I tossed out a casual, "So Matthew, how was your day?"
Mid-crunch, my boy stopped and then looked away.
"I was the only one who used my accent," he offered, a little flush of pride lighting his face before his gaze dropped back down.
"Awesome! Do you mean your accent when you're speaking French?"
"Umm...you don't seem happy about that, Bug. It's a good thing, right?"
"Well, yeah. I was the only one who was listening but Madame M. didn't give me a jelly bean."
"Do you get a jelly bean for using your accent, then?" I watched as his expression soured further, all thought of grape-crunching forgotten. In a low voice, he answered:
"No, we get jelly beans for listening, but Madame M. didn't give me one."
"Ah. I see. Do you think maybe she just forgot?"
A vehement head shake, tears glistening. "No. She never forgets. She just didn't want to give me one."
Mama Bear rose up inside me, roaring even as I struggled to tamp her down. Calm down, Mama.
I took a deep breath, reached out to take his hand. "That must have hurt your feelings, eh?"
"Maybe she doesn't like me." Though he offered it as an observation, I could hear the question in his voice, wrapped as it was in resignation and defeat.
It broke my heart.
"I'm sure you're wrong, sweetheart. I can't imagine that she doesn't like you. I'm sure she just forgot."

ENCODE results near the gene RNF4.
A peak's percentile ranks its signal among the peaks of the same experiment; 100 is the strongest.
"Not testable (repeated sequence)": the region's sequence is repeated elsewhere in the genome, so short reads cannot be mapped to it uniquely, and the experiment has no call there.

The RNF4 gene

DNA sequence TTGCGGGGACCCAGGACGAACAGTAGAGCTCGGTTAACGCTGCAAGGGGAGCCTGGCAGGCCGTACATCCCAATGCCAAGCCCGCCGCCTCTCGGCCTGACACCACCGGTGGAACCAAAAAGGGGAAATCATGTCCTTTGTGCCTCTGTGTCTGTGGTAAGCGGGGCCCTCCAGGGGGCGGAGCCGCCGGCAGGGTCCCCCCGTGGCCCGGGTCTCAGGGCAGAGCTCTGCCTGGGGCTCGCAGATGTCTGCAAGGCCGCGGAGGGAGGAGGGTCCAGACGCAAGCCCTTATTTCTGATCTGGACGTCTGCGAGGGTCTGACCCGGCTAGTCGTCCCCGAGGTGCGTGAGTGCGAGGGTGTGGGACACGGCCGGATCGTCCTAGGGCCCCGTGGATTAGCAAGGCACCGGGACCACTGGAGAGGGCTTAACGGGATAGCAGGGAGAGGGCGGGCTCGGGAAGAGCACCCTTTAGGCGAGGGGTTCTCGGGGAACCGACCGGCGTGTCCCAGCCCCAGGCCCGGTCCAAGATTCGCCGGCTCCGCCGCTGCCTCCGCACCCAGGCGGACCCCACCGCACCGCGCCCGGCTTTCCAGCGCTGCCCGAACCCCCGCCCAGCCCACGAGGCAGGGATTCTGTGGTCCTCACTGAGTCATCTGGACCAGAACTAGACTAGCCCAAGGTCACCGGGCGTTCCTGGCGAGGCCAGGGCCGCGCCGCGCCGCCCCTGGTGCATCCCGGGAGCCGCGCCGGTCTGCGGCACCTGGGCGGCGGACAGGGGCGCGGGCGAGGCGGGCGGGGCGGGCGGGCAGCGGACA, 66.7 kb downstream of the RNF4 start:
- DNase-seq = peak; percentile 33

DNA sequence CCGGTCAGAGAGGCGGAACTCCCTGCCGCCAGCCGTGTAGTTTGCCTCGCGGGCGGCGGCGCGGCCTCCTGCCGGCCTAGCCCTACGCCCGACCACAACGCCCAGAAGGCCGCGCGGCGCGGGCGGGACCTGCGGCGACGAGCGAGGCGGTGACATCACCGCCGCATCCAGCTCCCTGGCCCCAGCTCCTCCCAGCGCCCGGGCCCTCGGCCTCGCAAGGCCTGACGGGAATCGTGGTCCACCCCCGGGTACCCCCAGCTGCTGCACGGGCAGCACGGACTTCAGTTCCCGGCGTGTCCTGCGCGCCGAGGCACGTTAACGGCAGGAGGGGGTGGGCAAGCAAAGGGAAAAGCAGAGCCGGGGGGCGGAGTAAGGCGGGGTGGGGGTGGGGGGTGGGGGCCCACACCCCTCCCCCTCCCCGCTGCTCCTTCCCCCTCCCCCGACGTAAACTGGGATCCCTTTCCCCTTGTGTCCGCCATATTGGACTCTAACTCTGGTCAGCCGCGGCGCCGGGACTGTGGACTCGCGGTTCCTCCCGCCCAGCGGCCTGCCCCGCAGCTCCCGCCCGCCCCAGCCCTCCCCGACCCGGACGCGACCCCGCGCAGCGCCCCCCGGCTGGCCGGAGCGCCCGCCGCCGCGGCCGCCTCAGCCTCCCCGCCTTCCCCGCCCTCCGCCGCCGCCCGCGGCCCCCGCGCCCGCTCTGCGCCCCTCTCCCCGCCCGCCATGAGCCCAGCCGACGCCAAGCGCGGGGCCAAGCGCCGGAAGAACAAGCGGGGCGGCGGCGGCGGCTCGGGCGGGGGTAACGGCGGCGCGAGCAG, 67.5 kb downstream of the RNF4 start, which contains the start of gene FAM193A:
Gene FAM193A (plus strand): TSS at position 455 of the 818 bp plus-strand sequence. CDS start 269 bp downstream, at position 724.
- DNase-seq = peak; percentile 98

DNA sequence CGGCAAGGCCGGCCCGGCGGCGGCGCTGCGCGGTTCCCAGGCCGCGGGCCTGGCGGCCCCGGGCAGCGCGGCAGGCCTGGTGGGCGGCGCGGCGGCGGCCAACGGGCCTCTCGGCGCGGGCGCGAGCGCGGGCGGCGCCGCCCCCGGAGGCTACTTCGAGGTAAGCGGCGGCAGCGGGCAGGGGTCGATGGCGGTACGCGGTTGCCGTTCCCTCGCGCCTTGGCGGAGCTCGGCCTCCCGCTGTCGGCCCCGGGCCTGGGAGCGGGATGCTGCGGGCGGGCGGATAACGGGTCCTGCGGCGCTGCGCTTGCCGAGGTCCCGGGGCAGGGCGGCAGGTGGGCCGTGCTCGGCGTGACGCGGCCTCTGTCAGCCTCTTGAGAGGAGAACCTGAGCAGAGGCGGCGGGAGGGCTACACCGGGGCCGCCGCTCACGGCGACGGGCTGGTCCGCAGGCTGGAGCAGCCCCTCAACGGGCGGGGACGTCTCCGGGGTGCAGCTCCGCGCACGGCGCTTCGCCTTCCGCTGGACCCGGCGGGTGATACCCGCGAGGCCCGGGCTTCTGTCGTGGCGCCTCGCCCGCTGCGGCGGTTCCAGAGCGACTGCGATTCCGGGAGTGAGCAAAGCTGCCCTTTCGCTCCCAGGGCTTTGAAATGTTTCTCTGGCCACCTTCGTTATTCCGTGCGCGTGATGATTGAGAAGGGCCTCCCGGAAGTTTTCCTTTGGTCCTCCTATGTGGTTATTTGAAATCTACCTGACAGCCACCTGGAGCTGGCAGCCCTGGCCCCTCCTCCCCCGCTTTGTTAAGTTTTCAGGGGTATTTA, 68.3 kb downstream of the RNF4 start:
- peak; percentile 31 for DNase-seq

Shrugs from Matthew. Helpless gazing from me.
And then...a memory.
"Let me tell you a story, Matthew. When I was in Kindergarten, I had a teacher called Mrs. Major. Every morning, she filled a plastic egg with jelly bean treats and hid it somewhere in the classroom. Each student was given a chance to search for the egg and eat those jelly bean treats throughout the day."
"It was. But I never got chosen. One day, I asked Mrs. Major when it would be my turn. But she thought I'd had a turn and put me in time-out for telling a fib."
"Really?!?" Matthew's eyes were wide with surprise and indignation. This sort of thing sets his Libra heart aflame. Thirty-five years later, seeing indignation flare in my son's eyes soothed the ache of that memory, long-buried but clearly, not forgotten.
"Really. I was very sad. I wasn't fibbing, she'd just forgotten. But it hurt my feelings."
We sat quietly, letting those hurt feelings - his and mine - settle around us. And then Matthew brightened.
"Mummy! I have an idea! We can get a plastic egg and fill it with jelly beans. Luke and I can take turns hiding it and then you can have your turn finding it! Would that be OK?"
Oh, my son. My sensitive, tender-hearted son. What did I ever do to deserve you?
Out loud I said, " What a wonderful idea, Matthew! Thank you. We'll get some jelly beans at the weekend and whenever you use your accent with me, you'll get a jelly bean, too, OK?"
"Sounds like a plan, Mummy." His own hurt feelings forgotten, Matthew leaped from the couch and began scouting for good hiding spots. I stayed seated a minute longer, trying to compose myself.
For want of a jelly bean, grace was found.
*And you? Who was your Mrs. M? Where have you found grace?*